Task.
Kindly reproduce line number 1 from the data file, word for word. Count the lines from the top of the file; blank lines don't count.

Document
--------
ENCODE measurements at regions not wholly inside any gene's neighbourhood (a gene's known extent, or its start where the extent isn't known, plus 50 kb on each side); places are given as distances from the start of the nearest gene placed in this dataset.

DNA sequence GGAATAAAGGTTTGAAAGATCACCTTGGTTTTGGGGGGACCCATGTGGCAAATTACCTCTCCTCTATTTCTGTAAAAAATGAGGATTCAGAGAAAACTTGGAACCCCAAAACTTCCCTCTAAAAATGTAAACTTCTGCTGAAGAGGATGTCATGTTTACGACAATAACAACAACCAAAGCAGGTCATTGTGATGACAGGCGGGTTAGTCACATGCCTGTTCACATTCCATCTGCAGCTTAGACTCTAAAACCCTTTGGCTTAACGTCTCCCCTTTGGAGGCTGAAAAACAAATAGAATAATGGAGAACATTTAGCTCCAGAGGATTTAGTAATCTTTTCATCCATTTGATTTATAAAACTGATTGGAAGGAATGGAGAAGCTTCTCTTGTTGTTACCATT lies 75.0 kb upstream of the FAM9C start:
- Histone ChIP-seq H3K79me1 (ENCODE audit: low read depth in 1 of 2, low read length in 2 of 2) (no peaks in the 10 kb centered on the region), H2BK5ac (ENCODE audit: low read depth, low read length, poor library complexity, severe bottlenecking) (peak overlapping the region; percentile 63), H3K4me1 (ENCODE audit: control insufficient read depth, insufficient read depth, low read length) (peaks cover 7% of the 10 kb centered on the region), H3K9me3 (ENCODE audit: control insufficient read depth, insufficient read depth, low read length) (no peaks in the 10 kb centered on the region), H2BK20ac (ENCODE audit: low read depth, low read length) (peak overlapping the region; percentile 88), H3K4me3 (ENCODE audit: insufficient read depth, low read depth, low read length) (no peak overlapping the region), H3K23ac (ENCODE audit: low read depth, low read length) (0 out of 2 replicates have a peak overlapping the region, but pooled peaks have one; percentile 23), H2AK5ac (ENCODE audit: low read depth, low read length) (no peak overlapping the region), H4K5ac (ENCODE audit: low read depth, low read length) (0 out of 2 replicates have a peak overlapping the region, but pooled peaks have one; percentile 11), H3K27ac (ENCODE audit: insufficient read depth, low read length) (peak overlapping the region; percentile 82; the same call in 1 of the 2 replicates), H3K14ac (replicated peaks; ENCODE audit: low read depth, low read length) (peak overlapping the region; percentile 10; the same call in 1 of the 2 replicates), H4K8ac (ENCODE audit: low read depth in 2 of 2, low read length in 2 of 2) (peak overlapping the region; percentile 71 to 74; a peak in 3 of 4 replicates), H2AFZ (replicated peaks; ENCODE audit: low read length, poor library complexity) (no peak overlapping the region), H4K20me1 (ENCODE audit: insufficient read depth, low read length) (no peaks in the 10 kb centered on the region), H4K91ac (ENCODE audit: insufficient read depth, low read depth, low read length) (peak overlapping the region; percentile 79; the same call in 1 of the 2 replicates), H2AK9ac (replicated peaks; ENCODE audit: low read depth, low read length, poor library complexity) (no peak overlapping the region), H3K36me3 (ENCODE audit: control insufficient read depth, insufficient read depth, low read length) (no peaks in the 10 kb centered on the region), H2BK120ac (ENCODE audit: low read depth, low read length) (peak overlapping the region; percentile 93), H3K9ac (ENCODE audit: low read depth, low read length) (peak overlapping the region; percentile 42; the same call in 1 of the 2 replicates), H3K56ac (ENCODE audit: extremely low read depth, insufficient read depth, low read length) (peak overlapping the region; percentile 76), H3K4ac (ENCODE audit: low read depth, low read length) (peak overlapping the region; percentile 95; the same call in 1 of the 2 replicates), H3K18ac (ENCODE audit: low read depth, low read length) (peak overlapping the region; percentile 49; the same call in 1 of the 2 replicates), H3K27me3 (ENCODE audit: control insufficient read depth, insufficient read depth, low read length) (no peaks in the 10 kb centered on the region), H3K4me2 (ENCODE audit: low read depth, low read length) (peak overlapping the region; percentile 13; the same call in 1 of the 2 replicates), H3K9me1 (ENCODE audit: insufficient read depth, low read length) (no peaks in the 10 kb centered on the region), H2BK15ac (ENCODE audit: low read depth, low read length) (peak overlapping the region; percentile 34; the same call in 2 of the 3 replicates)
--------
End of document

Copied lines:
ENCODE measurements at regions not wholly inside any gene's neighbourhood (a gene's known extent, or its start where the extent isn't known, plus 50 kb on each side); places are given as distances from the start of the nearest gene placed in this dataset.